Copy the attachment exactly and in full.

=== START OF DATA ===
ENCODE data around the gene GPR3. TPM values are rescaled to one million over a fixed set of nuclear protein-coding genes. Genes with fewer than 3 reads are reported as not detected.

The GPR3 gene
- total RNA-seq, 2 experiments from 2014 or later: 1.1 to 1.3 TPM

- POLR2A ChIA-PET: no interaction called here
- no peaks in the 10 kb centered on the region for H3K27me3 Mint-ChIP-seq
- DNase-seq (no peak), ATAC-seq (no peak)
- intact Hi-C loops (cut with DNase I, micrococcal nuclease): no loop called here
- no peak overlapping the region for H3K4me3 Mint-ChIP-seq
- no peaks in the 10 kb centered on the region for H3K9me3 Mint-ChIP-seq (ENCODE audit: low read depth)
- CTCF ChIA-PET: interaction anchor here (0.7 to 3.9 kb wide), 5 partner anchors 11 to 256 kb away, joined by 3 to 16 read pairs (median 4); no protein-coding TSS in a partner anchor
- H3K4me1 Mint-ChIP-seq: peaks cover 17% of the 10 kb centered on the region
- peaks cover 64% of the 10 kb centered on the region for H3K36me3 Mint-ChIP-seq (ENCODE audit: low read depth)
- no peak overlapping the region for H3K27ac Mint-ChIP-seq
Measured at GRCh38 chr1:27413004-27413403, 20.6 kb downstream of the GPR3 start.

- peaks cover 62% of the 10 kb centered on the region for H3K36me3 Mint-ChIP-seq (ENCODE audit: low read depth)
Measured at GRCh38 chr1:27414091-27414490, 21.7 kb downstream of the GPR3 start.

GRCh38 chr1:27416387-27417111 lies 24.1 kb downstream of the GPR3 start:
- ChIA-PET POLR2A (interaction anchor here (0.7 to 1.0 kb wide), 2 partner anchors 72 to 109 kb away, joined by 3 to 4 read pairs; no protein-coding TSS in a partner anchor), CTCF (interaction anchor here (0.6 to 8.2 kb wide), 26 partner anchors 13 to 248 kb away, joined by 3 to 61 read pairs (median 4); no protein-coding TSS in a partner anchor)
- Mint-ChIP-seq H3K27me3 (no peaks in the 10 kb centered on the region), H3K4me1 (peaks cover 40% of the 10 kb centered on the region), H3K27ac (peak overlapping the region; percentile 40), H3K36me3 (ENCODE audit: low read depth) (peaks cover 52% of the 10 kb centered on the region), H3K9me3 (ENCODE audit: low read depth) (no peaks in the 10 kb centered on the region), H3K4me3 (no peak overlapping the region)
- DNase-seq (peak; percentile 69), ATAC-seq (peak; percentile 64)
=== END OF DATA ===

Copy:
ENCODE data around the gene GPR3. TPM values are rescaled to one million over a fixed set of nuclear protein-coding genes. Genes with fewer than 3 reads are reported as not detected.

The GPR3 gene
- total RNA-seq, 2 experiments from 2014 or later: 1.1 to 1.3 TPM

- POLR2A ChIA-PET: no interaction called here
- no peaks in the 10 kb centered on the region for H3K27me3 Mint-ChIP-seq
- DNase-seq (no peak), ATAC-seq (no peak)
- intact Hi-C loops (cut with DNase I, micrococcal nuclease): no loop called here
- no peak overlapping the region for H3K4me3 Mint-ChIP-seq
- no peaks in the 10 kb centered on the region for H3K9me3 Mint-ChIP-seq (ENCODE audit: low read depth)
- CTCF ChIA-PET: interaction anchor here (0.7 to 3.9 kb wide), 5 partner anchors 11 to 256 kb away, joined by 3 to 16 read pairs (median 4); no protein-coding TSS in a partner anchor
- H3K4me1 Mint-ChIP-seq: peaks cover 17% of the 10 kb centered on the region
- peaks cover 64% of the 10 kb centered on the region for H3K36me3 Mint-ChIP-seq (ENCODE audit: low read depth)
- no peak overlapping the region for H3K27ac Mint-ChIP-seq
Measured at GRCh38 chr1:27413004-27413403, 20.6 kb downstream of the GPR3 start.

- peaks cover 62% of the 10 kb centered on the region for H3K36me3 Mint-ChIP-seq (ENCODE audit: low read depth)
Measured at GRCh38 chr1:27414091-27414490, 21.7 kb downstream of the GPR3 start.

GRCh38 chr1:27416387-27417111 lies 24.1 kb downstream of the GPR3 start:
- ChIA-PET POLR2A (interaction anchor here (0.7 to 1.0 kb wide), 2 partner anchors 72 to 109 kb away, joined by 3 to 4 read pairs; no protein-coding TSS in a partner anchor), CTCF (interaction anchor here (0.6 to 8.2 kb wide), 26 partner anchors 13 to 248 kb away, joined by 3 to 61 read pairs (median 4); no protein-coding TSS in a partner anchor)
- Mint-ChIP-seq H3K27me3 (no peaks in the 10 kb centered on the region), H3K4me1 (peaks cover 40% of the 10 kb centered on the region), H3K27ac (peak overlapping the region; percentile 40), H3K36me3 (ENCODE audit: low read depth) (peaks cover 52% of the 10 kb centered on the region), H3K9me3 (ENCODE audit: low read depth) (no peaks in the 10 kb centered on the region), H3K4me3 (no peak overlapping the region)
- DNase-seq (peak; percentile 69), ATAC-seq (peak; percentile 64)